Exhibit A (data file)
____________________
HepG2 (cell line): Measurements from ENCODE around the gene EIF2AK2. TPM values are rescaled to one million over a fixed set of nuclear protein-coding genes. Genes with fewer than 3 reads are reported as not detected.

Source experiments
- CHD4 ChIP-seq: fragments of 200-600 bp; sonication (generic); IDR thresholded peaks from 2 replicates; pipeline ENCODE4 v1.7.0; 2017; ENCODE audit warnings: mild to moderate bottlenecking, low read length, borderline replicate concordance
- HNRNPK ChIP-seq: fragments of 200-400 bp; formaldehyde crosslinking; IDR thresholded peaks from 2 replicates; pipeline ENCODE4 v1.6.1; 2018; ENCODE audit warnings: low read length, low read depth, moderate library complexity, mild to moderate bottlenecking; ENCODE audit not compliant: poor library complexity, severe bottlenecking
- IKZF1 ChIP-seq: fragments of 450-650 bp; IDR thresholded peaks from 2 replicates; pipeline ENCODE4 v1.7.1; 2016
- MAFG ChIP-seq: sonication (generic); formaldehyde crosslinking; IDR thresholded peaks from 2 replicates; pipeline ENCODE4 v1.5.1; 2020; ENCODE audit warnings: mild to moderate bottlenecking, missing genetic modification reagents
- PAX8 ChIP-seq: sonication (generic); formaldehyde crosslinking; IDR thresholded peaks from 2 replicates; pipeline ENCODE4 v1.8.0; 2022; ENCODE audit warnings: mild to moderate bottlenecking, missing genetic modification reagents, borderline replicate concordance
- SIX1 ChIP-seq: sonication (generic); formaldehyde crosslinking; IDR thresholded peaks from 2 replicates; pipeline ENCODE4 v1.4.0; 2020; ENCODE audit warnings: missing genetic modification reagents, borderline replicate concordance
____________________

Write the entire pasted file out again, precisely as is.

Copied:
HepG2 (cell line): Measurements from ENCODE around the gene EIF2AK2. TPM values are rescaled to one million over a fixed set of nuclear protein-coding genes. Genes with fewer than 3 reads are reported as not detected.

Source experiments
- CHD4 ChIP-seq: fragments of 200-600 bp; sonication (generic); IDR thresholded peaks from 2 replicates; pipeline ENCODE4 v1.7.0; 2017; ENCODE audit warnings: mild to moderate bottlenecking, low read length, borderline replicate concordance
- HNRNPK ChIP-seq: fragments of 200-400 bp; formaldehyde crosslinking; IDR thresholded peaks from 2 replicates; pipeline ENCODE4 v1.6.1; 2018; ENCODE audit warnings: low read length, low read depth, moderate library complexity, mild to moderate bottlenecking; ENCODE audit not compliant: poor library complexity, severe bottlenecking
- IKZF1 ChIP-seq: fragments of 450-650 bp; IDR thresholded peaks from 2 replicates; pipeline ENCODE4 v1.7.1; 2016
- MAFG ChIP-seq: sonication (generic); formaldehyde crosslinking; IDR thresholded peaks from 2 replicates; pipeline ENCODE4 v1.5.1; 2020; ENCODE audit warnings: mild to moderate bottlenecking, missing genetic modification reagents
- PAX8 ChIP-seq: sonication (generic); formaldehyde crosslinking; IDR thresholded peaks from 2 replicates; pipeline ENCODE4 v1.8.0; 2022; ENCODE audit warnings: mild to moderate bottlenecking, missing genetic modification reagents, borderline replicate concordance
- SIX1 ChIP-seq: sonication (generic); formaldehyde crosslinking; IDR thresholded peaks from 2 replicates; pipeline ENCODE4 v1.4.0; 2020; ENCODE audit warnings: missing genetic modification reagents, borderline replicate concordance